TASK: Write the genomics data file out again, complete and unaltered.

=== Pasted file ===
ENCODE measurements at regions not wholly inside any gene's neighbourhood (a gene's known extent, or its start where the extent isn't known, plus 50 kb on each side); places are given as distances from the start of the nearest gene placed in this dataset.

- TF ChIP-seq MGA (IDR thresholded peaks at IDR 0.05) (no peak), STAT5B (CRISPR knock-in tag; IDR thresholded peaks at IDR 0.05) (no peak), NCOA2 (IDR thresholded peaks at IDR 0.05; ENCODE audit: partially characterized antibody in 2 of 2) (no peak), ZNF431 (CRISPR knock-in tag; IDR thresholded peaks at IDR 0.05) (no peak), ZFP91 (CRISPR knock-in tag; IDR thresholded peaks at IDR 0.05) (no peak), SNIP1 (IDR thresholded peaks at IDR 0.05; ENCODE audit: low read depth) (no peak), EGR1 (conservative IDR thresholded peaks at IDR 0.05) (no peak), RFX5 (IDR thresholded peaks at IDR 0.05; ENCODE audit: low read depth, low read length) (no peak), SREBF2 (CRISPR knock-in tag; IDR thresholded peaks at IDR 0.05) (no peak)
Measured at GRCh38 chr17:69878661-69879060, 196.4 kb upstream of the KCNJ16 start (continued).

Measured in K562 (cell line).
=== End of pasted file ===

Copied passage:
ENCODE measurements at regions not wholly inside any gene's neighbourhood (a gene's known extent, or its start where the extent isn't known, plus 50 kb on each side); places are given as distances from the start of the nearest gene placed in this dataset.

- TF ChIP-seq MGA (IDR thresholded peaks at IDR 0.05) (no peak), STAT5B (CRISPR knock-in tag; IDR thresholded peaks at IDR 0.05) (no peak), NCOA2 (IDR thresholded peaks at IDR 0.05; ENCODE audit: partially characterized antibody in 2 of 2) (no peak), ZNF431 (CRISPR knock-in tag; IDR thresholded peaks at IDR 0.05) (no peak), ZFP91 (CRISPR knock-in tag; IDR thresholded peaks at IDR 0.05) (no peak), SNIP1 (IDR thresholded peaks at IDR 0.05; ENCODE audit: low read depth) (no peak), EGR1 (conservative IDR thresholded peaks at IDR 0.05) (no peak), RFX5 (IDR thresholded peaks at IDR 0.05; ENCODE audit: low read depth, low read length) (no peak), SREBF2 (CRISPR knock-in tag; IDR thresholded peaks at IDR 0.05) (no peak)
Measured at GRCh38 chr17:69878661-69879060, 196.4 kb upstream of the KCNJ16 start (continued).

Measured in K562 (cell line).